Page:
Nov 11, 2009 (DVB), A Kachin ceasefire group has become Burma's first official border guard force following concerted pressure by the Burmese junta to bring armed groups into the 'legal fold'.
Last week the New Democratic Army-Kachin (NDA-K) marked its transformation with a celebration at its headquarters in Kachin state's Pan Wah town, in northern Burma.
It is the first group to succumb to a sometimes aggressive campaign by the Burmese government to transform the country's multiple ceasefire armies into border guard forces prior to the 2010 elections.
The government holds somewhat tenuous truces with the majority of Burma's armed ethnic groups. It hopes that the border guard agreement, which will bring the groups further under control of the country's rulers, will bolster it in time for elections next year.
A former NDA-K member told DVB that the new force consists of three battalions, each containing around 300 people.
"The group has been organising [the transformation] for two months but they were having a difficulty gathering people," he said, adding that lot of low-rank members have left the group, while others have gone into hiding.
It is rumoured that a senior commander in the junta's Special Operations unit is to visit Pan Wah next week.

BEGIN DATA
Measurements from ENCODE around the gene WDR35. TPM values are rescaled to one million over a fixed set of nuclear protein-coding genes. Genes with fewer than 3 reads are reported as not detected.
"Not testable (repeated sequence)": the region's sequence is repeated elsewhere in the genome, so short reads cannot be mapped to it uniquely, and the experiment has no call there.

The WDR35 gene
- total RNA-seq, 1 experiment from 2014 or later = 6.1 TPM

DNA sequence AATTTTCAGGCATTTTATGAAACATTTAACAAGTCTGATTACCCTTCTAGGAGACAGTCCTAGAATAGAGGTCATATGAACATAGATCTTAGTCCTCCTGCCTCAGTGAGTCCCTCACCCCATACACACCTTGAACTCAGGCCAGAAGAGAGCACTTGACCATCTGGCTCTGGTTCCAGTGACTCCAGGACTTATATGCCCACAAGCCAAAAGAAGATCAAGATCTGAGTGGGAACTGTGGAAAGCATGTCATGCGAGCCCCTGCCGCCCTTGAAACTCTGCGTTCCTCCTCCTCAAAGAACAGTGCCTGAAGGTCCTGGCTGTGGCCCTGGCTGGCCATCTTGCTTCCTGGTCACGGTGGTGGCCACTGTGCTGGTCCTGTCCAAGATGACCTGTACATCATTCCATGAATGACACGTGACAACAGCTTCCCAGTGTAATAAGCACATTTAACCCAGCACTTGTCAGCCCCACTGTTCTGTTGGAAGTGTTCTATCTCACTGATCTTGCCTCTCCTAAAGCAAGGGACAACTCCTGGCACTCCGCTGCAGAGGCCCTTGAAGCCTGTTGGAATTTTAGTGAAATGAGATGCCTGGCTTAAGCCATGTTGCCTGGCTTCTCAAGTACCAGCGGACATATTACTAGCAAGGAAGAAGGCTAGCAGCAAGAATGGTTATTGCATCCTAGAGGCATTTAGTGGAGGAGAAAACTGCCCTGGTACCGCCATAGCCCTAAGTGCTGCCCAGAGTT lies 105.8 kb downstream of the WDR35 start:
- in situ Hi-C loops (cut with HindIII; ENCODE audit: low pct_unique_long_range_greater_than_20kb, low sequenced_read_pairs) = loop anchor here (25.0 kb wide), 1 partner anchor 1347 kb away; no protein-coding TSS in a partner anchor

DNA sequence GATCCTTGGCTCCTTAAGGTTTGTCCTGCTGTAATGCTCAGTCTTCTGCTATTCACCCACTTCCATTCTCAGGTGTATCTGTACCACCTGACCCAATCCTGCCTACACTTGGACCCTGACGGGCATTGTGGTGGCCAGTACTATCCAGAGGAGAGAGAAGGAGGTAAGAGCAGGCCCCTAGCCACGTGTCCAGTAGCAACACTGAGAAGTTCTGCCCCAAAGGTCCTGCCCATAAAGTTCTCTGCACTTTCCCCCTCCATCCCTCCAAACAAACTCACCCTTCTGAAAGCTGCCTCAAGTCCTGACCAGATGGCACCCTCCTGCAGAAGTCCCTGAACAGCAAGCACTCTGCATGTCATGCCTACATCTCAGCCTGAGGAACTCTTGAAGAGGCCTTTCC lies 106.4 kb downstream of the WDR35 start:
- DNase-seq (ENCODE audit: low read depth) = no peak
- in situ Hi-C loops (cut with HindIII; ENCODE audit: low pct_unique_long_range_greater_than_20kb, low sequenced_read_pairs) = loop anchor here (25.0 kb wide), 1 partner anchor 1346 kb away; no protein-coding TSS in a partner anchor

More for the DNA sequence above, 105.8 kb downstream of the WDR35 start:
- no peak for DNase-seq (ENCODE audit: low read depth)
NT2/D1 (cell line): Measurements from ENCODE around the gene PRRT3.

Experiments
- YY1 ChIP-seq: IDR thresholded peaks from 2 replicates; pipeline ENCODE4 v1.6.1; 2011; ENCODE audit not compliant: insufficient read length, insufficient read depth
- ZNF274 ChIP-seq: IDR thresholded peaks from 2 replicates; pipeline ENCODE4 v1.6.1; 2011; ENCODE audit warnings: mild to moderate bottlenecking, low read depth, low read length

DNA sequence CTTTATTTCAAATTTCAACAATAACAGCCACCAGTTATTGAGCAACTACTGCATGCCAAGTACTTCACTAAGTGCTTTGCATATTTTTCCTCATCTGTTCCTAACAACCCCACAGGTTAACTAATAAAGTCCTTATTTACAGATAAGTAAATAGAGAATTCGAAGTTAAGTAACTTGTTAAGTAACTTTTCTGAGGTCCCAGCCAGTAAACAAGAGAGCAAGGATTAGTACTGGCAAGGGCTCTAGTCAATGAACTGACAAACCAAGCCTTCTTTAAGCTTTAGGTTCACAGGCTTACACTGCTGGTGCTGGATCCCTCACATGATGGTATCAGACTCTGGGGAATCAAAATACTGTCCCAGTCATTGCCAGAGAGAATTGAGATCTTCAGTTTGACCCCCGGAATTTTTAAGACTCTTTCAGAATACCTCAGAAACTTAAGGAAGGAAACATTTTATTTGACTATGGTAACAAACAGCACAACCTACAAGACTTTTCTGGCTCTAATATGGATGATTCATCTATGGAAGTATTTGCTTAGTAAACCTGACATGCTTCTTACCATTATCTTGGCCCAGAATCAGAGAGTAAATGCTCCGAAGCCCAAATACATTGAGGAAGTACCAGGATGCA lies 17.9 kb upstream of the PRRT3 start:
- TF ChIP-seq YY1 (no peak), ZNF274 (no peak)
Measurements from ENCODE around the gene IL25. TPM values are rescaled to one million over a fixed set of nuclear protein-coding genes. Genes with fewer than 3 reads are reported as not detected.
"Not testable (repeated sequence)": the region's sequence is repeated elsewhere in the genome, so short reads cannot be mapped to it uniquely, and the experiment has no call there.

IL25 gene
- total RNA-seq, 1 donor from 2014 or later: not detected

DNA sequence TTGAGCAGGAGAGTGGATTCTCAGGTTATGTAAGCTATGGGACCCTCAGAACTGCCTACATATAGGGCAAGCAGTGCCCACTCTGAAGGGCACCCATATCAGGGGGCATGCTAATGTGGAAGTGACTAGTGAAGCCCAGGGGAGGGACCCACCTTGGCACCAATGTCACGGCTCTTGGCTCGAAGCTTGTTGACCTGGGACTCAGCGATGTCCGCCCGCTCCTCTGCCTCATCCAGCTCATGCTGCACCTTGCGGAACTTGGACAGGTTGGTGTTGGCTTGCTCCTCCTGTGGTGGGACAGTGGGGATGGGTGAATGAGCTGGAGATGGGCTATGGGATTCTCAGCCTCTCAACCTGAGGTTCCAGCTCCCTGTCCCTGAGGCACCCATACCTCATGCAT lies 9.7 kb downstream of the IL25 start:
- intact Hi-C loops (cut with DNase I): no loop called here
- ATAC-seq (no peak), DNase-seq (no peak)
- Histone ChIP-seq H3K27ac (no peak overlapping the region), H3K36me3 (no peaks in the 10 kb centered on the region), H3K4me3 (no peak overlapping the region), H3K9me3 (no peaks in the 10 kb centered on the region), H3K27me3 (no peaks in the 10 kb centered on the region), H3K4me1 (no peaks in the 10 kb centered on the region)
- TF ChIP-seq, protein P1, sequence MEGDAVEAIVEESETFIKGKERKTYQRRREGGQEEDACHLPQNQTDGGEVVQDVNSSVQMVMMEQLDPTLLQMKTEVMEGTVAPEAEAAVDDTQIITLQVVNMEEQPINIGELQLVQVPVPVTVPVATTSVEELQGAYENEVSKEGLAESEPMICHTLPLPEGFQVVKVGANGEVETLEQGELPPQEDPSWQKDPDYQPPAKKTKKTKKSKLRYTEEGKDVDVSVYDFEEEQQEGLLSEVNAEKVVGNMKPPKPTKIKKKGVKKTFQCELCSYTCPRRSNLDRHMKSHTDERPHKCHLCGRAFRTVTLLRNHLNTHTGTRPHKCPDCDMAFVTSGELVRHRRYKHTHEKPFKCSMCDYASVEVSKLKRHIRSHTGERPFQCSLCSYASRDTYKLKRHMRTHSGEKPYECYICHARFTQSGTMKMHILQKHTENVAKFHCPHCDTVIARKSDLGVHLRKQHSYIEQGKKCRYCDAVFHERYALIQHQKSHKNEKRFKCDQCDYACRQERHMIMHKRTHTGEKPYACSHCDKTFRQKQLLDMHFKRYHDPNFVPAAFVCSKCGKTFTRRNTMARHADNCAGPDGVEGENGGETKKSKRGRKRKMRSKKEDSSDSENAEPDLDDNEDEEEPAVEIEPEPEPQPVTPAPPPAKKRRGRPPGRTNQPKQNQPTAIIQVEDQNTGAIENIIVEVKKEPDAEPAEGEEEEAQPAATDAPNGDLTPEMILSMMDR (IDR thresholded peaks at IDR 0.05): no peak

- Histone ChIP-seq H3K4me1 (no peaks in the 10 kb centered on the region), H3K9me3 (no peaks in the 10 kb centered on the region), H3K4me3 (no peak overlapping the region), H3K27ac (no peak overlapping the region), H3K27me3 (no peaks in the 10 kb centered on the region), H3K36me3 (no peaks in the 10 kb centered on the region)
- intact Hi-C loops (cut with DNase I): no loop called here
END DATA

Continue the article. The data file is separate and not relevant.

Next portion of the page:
Meanwhile, a Burmese military analyst based on the Burma's border with China, Aung Kyaw Zaw, said that a Kokang group which was engaged in heavy fighting with government troops in August is also preparing to transform.
Since the fighting, the Myanmar National Democratic Alliance Army (MNDAA) has come under the command of the pro-junta leader, Bai Suoqian.
"They are about to go official. Their [militia] group is about 300 strong, including 190 troops and 15 officials," said Aung Kyaw Zaw.
He said that the leader of one battalion in the groups, Yan Shaoquin Tan, is a former Burmese Communist Party member.
The BCP is Burma's oldest political party, and since being forced underground by government has worked clandestinely with various insurgent groups along the China-Burma border.
The Burmese army has stepped up its presence in the Kokang region in Burma's northeastern Shan state since the fighting.
According to Aung Kyaw Zaw, however, around 10 of the 28 army battalions that arrived there in August have since been withdrawn.
Reporting by Aye Nai